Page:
In accordance to Mr. Wasson’s wishes, the land trust will be developing a plan in 2017 to allow public access for “quiet pedestrian and educational” use, while ensuring the protection and proper stewardship of wildlife habitat on the property. Additional acreage may be added to the Preserve in the future.

The property includes a wooded riparian buffer along spring-fed Flint Creek, which is a tributary of the Illinois River. Riparian corridors protect water quality by slowing runoff and preventing excessive streambank erosion. They also provide habitat to a wide variety of plants and animals, and serve as important migration corridors for wildlife to move between habitat areas.

Flint Creek Headwaters Preserve includes seven acres of wooded riparian habitat in Springtown, AR.

A cave on the Preserve has been documented by The Nature Conservancy with small population of Ozark cave fish, a species that is listed as federally threatened. The land trust will be working with TNC and other local and state experts to further document, monitor and protect this and other species of unique plants and animals on the Preserve.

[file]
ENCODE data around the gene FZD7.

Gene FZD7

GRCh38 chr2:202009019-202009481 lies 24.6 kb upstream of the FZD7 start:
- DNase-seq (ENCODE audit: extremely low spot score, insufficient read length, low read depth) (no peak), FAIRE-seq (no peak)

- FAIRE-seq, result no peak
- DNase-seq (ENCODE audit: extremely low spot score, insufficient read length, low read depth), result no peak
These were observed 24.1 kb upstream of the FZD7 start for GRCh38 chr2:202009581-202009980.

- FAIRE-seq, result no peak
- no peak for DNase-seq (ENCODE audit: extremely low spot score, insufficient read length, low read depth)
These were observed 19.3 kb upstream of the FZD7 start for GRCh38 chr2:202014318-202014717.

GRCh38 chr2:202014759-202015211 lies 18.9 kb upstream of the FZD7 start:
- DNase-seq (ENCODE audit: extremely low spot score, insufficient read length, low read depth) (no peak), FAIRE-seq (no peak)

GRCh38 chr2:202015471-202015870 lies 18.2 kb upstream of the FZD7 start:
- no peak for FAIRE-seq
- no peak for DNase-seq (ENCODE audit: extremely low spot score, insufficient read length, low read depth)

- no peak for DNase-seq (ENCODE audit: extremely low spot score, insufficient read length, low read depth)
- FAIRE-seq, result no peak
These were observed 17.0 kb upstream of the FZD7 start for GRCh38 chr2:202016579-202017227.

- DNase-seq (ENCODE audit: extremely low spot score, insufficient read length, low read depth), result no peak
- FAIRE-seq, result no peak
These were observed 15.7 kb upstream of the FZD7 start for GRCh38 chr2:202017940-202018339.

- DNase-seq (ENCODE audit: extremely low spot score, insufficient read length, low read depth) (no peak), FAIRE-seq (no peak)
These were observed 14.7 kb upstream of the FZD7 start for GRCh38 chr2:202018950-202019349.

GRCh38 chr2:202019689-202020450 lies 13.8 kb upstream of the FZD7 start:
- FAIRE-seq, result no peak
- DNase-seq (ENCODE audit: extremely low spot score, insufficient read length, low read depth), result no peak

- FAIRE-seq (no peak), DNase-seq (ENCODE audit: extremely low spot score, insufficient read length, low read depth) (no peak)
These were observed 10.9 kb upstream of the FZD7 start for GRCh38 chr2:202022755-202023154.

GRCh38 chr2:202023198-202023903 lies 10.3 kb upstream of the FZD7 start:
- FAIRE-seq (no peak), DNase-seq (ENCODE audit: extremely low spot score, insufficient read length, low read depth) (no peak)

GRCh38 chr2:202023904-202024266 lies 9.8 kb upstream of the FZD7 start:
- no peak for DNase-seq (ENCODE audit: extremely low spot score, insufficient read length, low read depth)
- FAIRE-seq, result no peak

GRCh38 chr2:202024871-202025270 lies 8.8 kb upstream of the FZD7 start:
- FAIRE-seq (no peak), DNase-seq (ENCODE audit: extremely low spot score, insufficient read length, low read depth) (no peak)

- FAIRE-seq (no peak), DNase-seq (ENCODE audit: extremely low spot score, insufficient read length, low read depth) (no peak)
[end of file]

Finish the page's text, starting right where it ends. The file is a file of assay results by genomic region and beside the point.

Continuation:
Due its conservation value, this property ranked highly in the Open Space Plan for Benton and Washington Counties. “Open space” refers to undeveloped natural lands such as forests, streams, prairies, parks, farms, and heritage sites. The Plan identifies those areas that are most important for conservation in our growing region. The land trust continues to partner with the Northwest Arkansas Regional Planning Commission and other regional partners to identify and protect this and other special places, before it is too late.

In addition to donating the property, Mr. Wasson provided funding towards the ongoing stewardship of the Preserve, an essential component of our perpetual land protection mission. A matching contribution was made by the Walton Family Foundation due to their support of the Open Space Plan and of our efforts to protect significant lands in Northwest Arkansas.